It struck me that pumpkins are more renowned for their vulnerability than their utility. I struggle to come up with another object sold in supermarkets that is regarded for its decorative or commemorative value moreso than its nutritional qualities. And there is no natural product more fastidiously anti-Darwinian than the pumpkin. It flourishes precisely because it is unfit for survival. If pumpkins weren't so easy to carve, or indeed to smash, their commodification would be null (and I wouldn't encounter a trailer full of them on the highway).

But as I further considered why these objects command such a prominence in our culture and ritual, I realized that the pumpkin does have one thing going for it that few other products of nature can claim. It resembles a human head. And I guess I should have realized that before today, but better late than never. If a lethal pumpkin virus eradicated the species overnight, I'm not sure what could be used as a substitute for the creation of Jack O'Lanterns.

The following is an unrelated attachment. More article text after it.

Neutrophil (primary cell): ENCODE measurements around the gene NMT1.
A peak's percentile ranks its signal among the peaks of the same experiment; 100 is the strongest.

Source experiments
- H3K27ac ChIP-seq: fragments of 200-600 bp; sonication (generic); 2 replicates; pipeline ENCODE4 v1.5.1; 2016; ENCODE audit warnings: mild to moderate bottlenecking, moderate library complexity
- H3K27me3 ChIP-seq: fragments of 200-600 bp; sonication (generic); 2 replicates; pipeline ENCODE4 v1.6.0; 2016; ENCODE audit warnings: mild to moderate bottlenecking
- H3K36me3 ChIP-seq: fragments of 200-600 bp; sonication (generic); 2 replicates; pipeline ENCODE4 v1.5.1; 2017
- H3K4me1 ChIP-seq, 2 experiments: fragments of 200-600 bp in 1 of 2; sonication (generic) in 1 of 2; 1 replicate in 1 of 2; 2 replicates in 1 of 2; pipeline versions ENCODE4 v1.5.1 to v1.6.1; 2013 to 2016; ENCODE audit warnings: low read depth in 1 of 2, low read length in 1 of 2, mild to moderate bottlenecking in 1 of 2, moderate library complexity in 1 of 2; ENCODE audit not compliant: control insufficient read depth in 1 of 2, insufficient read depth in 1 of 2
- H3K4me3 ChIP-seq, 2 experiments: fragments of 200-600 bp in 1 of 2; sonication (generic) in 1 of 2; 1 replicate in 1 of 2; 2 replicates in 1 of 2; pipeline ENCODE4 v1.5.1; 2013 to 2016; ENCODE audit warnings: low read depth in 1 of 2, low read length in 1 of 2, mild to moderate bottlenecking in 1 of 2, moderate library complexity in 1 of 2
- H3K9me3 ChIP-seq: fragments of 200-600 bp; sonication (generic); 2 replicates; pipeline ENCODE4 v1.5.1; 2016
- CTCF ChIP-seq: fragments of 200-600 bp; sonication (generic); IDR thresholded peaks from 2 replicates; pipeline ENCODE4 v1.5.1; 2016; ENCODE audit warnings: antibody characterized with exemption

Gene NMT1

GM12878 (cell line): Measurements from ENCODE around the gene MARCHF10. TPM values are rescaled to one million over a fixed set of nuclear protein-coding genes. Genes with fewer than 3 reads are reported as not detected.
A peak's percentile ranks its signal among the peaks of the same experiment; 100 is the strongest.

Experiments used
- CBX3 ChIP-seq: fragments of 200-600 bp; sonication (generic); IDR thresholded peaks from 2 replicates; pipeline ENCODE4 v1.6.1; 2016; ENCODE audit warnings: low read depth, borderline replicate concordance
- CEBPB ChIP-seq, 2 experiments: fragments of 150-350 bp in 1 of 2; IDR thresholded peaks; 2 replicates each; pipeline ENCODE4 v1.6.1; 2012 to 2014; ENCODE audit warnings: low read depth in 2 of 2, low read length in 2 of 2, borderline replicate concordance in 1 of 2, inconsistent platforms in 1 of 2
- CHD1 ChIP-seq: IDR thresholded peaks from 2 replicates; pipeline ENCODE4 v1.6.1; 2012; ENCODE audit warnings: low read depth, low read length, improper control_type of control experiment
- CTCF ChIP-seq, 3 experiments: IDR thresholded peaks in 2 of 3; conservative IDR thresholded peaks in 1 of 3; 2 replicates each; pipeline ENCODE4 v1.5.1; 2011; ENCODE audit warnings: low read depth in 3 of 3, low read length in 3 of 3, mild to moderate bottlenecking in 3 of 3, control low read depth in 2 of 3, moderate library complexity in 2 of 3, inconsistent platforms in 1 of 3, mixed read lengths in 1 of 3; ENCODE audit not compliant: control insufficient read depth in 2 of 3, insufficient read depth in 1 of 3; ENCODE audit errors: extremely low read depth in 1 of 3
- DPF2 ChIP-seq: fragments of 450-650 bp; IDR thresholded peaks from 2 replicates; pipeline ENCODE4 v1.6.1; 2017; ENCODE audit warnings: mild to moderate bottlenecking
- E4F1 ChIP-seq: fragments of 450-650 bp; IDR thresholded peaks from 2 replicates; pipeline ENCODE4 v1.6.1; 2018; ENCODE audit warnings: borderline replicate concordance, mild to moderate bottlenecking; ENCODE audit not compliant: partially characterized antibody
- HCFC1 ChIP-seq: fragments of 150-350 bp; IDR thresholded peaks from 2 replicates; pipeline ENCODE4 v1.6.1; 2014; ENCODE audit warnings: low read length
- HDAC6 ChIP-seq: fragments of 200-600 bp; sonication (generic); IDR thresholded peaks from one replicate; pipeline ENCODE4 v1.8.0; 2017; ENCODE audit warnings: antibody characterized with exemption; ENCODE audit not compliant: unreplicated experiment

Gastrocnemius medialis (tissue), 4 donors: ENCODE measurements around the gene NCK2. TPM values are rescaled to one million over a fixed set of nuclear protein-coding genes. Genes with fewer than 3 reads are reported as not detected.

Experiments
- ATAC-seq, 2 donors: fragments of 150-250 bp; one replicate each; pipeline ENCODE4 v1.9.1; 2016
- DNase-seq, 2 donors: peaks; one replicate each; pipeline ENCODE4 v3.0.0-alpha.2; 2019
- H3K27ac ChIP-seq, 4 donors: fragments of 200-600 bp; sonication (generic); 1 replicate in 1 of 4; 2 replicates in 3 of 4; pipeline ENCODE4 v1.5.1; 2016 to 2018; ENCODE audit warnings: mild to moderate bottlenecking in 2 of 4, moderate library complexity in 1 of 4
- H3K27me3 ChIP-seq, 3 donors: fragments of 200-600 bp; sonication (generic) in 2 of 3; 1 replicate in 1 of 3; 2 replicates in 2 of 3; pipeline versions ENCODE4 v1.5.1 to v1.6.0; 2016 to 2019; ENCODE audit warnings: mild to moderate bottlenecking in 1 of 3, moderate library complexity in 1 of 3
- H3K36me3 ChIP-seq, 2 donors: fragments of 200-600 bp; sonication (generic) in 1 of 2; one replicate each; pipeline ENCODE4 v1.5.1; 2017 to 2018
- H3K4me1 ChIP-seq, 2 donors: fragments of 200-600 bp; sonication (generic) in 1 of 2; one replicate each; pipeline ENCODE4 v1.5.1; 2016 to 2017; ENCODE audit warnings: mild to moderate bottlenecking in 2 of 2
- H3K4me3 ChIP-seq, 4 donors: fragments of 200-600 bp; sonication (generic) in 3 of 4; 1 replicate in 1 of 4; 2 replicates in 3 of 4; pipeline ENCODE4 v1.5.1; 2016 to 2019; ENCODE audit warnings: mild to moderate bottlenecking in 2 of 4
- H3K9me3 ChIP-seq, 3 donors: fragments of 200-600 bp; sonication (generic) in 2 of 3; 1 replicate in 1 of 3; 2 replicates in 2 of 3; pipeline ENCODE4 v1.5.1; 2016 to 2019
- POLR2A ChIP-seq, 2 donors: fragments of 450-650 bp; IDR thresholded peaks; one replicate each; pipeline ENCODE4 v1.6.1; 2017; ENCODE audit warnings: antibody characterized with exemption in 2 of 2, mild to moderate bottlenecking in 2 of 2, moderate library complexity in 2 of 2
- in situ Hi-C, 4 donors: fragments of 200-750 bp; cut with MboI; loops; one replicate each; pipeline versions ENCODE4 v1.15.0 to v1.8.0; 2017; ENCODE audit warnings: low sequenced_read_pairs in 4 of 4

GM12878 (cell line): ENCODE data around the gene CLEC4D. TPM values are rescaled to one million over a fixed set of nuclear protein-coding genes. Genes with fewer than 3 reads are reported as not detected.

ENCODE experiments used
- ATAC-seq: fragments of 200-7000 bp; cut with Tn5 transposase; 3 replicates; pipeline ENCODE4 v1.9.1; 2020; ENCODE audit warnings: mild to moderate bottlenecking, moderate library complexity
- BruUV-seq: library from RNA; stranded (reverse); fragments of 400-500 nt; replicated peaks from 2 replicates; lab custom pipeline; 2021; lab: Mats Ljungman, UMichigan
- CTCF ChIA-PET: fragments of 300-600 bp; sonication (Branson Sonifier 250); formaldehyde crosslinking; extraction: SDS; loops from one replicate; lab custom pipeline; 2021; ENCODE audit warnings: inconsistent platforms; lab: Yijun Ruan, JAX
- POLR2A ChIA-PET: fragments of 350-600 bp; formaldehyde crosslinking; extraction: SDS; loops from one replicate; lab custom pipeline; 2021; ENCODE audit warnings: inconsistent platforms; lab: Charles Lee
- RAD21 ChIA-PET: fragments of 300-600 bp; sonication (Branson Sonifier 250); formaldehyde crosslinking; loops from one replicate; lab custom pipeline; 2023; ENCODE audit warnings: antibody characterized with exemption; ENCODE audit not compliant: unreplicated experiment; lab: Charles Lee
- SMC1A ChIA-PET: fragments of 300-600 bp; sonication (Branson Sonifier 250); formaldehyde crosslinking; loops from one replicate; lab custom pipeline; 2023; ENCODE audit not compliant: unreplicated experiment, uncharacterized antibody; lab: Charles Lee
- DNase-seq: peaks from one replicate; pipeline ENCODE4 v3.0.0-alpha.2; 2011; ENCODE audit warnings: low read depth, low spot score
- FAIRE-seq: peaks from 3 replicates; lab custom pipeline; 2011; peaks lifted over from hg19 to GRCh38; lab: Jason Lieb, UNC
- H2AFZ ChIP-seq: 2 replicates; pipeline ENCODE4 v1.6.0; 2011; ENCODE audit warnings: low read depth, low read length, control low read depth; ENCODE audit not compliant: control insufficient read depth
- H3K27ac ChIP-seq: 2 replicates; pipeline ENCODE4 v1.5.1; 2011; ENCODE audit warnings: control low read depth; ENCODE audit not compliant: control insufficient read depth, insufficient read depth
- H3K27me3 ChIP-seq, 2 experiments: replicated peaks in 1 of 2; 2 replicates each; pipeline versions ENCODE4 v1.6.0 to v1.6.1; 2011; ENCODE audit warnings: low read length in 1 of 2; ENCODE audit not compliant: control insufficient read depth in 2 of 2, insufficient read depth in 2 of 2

But here's another thing to consider: why are Jack O'Lanterns scary? I've got to think that if I encountered a guy with a pumpkin head, I'd be more inclined to laugh than to run away. Yet, I can see the primal cause behind the pumpkin head as a projection of fear. There are few things more terrifying than the prospect of a body that acts without rationality, an entity that has all the potential of a human being, but lacks the mind to moderate that potential. That could be one definition of a "monster." Jack O'Lanterns, with their human facade but hollow interior, represent a return of the repressed fear we have that actual bogeymen walk among us. In carving them out for ourselves, we try to assert control over them. In smashing them, we assert power over them.